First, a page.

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Erlick, David P. "The Peales and Gas Lights in Baltimore." Maryland Historical Magazine 80 (Spring 1985): 9-18.
Annotation / Notes: In 1816 Baltimore became the first city lite by gas lighting. What began as exhibitions at the Peale Museum became the Gas Light Company of Baltimore.
Fee, Elizabeth, et. al. "Baltimore by Bus: Steering a New Course through the City's History." Radical History Review 28-30 (1984): 206-216.
Annotation / Notes: A discussion of the development of the alternative, left oriented "People's Bus Tour" of Baltimore. The tour's intention was to demonstrate the diversity of Baltimore and to show the conflicts and processes that affected the City's working class. Class relations are interpreted throughout Baltimore's history by visiting significant and visually interesting places.
Fee, Elizabeth, Linda Shopes, and Linda Zeidman, eds. The Baltimore Book: New Views of Local History. Philadelphia, PA: Temple University Press, 1991.
Annotation / Notes: Eleven essays documenting the working class history of Baltimore, stretching across many of Baltimore's neighborhoods -- from Federal Hill to Hampden, Edmondson Village to Dundalk. This work grew out of a "People's History Tour of Baltimore." Each chapter includes a map of relevant sites. There are fifteen interviews. It is well illustrated and includes an excellent bibliography.
Files, Karen. Howard County's Haunted Houses. Ellicott City, MD: Howard County Public School System, 1990.
Ford, Elise. "Happy Anniversaries." Mid-Atlantic Country 16 (May 1995): 78-81.
Annotation / Notes: Annapolis.
Forman, Henry Chandlee. The Rolling Year on Maryland's Upper Eastern Shore. Centreville, MD: Corsica Bookshop, 1985.
Fox, Jeanette L. "The Settlement of Wickliff's Creek." Chronicles of St. Mary's 31 (September 1983): 81-88.
Annotation / Notes: Wickliff's Creek was an unusual community of freeholds in a colony of largely manorial landholdings. Due to the nature of freeholding, the early settlers were able to be economically successful and politically active, however, the nature of the community, which allowed the landowners to become successful with little, if any, initial backing, limited expansion, kept the community from growing and most settlers emigrated.
Frank, Beryl. Way Back When in Sudbrook Park. Baltimore: Sudbrook Park, Inc., 1997.
Annotation / Notes: The major focus of this work are the one to two pages, illustrated, histories of 17 selected houses. Although architecture is mentioned, the major focus is on the lives of the people who occupied the houses. Their is a description of community life by the activities of the months. Over 60 people were interviewed for this work.
Freeman, Roland L. The Arabbers of Baltimore. Centerville, MD: Tidewater Publishers, 1989.
Annotation / Notes: A history of a people, not a place, yet the photographs clearly show the streets and the alleys of Baltimore in a way not usually documented.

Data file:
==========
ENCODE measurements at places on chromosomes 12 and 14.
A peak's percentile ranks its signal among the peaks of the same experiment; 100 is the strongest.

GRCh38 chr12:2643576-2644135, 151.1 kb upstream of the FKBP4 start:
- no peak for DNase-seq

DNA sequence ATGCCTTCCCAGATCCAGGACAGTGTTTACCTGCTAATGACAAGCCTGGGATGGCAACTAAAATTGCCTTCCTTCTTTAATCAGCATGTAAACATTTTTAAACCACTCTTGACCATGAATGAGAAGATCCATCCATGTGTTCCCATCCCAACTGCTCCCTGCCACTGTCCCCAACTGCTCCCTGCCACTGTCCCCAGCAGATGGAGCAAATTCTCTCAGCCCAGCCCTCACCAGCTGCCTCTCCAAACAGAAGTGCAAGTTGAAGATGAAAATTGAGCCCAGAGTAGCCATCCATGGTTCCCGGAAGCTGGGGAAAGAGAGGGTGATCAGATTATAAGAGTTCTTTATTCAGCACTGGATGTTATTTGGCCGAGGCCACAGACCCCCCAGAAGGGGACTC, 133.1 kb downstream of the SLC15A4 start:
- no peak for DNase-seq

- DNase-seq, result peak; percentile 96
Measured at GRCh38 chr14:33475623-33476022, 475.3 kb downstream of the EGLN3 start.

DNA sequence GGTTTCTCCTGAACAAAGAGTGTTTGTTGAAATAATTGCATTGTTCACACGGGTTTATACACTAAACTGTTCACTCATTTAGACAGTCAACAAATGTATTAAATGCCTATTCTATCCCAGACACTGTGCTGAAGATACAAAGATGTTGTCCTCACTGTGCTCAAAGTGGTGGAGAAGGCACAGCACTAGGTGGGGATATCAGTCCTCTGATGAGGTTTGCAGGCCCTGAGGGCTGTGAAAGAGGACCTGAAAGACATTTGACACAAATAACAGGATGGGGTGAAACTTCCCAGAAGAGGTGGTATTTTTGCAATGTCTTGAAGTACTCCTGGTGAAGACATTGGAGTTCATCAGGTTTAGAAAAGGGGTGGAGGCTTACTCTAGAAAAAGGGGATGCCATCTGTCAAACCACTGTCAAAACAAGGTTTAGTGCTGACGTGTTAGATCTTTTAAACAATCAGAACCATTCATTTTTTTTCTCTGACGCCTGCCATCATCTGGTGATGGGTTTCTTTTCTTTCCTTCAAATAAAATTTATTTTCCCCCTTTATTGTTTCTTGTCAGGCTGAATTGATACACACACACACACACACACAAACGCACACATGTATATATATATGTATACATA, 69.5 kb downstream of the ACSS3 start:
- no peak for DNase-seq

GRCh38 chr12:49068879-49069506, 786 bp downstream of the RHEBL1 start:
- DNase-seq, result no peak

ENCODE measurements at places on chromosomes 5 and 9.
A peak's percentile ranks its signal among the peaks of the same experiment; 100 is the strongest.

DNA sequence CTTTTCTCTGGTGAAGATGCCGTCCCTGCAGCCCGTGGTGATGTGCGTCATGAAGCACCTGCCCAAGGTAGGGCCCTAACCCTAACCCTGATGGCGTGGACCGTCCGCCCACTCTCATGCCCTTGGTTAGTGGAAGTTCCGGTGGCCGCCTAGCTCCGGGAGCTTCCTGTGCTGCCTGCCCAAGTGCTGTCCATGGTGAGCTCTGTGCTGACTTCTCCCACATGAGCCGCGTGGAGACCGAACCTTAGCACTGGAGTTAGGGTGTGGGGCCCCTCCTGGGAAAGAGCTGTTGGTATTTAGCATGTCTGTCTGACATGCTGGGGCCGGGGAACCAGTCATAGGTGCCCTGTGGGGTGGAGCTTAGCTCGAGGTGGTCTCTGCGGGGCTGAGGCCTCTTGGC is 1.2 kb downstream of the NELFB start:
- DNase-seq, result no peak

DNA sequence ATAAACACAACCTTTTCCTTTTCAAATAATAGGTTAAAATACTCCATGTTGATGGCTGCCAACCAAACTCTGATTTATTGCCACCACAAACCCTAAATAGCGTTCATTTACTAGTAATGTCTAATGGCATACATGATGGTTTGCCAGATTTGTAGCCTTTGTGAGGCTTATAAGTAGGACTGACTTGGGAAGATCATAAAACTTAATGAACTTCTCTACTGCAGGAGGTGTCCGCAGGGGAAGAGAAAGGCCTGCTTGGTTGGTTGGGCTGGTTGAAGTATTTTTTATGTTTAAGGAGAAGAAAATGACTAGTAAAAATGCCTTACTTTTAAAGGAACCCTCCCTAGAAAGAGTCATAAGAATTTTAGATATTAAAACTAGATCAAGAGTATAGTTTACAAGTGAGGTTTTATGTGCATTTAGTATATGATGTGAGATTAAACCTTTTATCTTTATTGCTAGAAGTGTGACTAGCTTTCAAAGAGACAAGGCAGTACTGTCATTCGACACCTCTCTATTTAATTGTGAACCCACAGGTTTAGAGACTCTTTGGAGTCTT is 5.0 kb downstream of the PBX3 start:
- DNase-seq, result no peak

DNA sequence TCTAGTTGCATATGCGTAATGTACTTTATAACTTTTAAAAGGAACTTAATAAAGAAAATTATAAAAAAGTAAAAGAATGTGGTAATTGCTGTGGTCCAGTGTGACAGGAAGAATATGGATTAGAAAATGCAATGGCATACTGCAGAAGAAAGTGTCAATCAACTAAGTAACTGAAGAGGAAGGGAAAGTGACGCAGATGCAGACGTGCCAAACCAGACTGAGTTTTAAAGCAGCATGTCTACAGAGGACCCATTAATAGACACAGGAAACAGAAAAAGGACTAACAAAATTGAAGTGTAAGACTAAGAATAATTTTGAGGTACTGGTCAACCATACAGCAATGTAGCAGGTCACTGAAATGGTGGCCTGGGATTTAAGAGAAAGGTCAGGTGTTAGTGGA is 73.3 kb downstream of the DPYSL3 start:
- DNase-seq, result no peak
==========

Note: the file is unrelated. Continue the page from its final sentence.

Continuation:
Friedrichs, Jurgen, and Allen C. Goodman. The Changing Downtown: A Comparative Study of Baltimore and Hamburg. Berlin and New York: W. de Gruyter, 1987.
Annotation / Notes: A multidiscplinary study of the changing economic, social, and cultural role of Baltimore's downtown, many roles have been altered due to the growth of the metropolitan area. Urban downtowns are simply not as important as they once were.
Glass, Jesse, comp. Ghosts and Legends of Carroll County, MD. Westminster, MD: Carroll County Public Library, 1982.
Gray, Ralph D., and Gerald E. Hartdagen. "A Glimpse of Baltimore Society in 1827: Letters by Henry D. Gilpin." Maryland Historical Magazine 69 (Fall 1974): 256-70.
Annotation / Notes: Gilpin, a young lawyer from Philadelphia, wrote five lengthy letters to his father while visiting the Baltimore area in September, 1827. He described the people he met, many of whom were very important in Baltimore society, many were also the family and associates of Charles Carroll of Carrollton. In these letters he presents an insightful view of the life of the area's upper class. Of special interest is his descriptions of the major houses of Doughoregan Manor, Homewood, and Oakland.
Greaver, Earl R. Greenbelt: The History of a New Town, 1937-1987. Greenbelt, MD: City of Greenbelt, 1987.
Greenberg, Amy Sophia. "Mayhem in Mobtown: Firefighting in Antebellum Baltimore." Maryland Historical Magazine 90 (Summer 1995): 164-79.
Annotation / Notes: In the early nineteenth century there were no professional firefighters, the volunteers who served this role were disorderly and violent. Baltimore was known as having the worst. They frequently rioted and were a threat to public safety. Over time both internal and external efforts were used to restrain them.
Greene, Carroll, Jr. "The Rebuff That Inspired a Town." Maryland 7 (Summer 1975): 49-52.
Annotation / Notes: Highland Beach.
Grimes, Michael A. The Development of Baltimore's Northwest Corridor, 1919-1930. Columbus, OH: Society for American City and Regional Planning History, 1989.
Gude, Gilbert. Where the Potomac Begins: A History of the North Branch Valley. Cabin John, MD: Seven Locks, Press, 1984.
Annotation / Notes: A history of the coal communities of Kemptown, MD, and Elk Garden, WV. Nicely illustrated, including 1939 Farm Security Administration photos, by John Vachon, of the Kemptwon miners and their families.
Guy, Mrs. Bernard. "Bloomington's Civic Club." Glades Star 5 (September 1979): 170-73, 190.
Hammett, Regina Combs. "Leonardtown, Maryland." Chronicles of St. Mary's 28 (October 1980): 233-56.